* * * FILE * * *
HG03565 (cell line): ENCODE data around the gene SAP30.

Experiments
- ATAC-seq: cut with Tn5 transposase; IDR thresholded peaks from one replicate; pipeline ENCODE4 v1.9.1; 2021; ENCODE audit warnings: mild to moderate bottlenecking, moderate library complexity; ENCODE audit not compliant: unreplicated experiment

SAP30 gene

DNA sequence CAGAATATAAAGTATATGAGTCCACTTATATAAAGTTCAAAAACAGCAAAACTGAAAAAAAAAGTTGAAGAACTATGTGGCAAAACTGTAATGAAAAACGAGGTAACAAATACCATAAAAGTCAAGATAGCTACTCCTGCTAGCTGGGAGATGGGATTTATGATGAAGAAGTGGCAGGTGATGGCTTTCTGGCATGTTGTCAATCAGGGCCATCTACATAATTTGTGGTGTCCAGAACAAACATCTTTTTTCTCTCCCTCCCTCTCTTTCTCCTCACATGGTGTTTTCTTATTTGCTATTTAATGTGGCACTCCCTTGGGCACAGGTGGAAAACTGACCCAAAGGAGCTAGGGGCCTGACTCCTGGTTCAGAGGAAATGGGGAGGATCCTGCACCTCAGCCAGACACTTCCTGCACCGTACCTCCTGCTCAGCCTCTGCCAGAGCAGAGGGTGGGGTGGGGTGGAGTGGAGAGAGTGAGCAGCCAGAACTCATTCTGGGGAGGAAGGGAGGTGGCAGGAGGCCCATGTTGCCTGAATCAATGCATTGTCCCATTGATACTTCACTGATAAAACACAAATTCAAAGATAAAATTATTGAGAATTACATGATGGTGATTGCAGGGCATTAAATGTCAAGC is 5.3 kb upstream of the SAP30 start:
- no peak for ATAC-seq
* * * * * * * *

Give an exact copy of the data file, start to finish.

HG03565 (cell line): ENCODE data around the gene SAP30.

Experiments
- ATAC-seq: cut with Tn5 transposase; IDR thresholded peaks from one replicate; pipeline ENCODE4 v1.9.1; 2021; ENCODE audit warnings: mild to moderate bottlenecking, moderate library complexity; ENCODE audit not compliant: unreplicated experiment

SAP30 gene

DNA sequence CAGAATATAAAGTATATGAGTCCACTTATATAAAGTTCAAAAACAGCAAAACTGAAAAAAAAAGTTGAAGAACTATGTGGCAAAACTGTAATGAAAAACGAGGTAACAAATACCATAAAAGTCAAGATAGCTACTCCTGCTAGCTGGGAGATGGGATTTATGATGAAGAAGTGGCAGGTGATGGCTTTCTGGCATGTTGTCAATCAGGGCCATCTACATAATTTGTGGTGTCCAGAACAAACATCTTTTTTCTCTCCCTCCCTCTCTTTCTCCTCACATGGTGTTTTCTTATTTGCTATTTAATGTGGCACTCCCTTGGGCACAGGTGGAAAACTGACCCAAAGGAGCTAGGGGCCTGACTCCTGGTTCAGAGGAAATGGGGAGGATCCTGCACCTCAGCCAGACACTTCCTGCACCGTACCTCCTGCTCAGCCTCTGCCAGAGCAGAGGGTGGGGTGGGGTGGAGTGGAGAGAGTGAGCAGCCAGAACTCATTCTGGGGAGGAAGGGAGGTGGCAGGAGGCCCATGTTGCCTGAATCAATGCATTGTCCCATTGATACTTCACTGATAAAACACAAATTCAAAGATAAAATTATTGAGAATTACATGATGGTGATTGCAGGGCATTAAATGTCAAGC is 5.3 kb upstream of the SAP30 start:
- no peak for ATAC-seq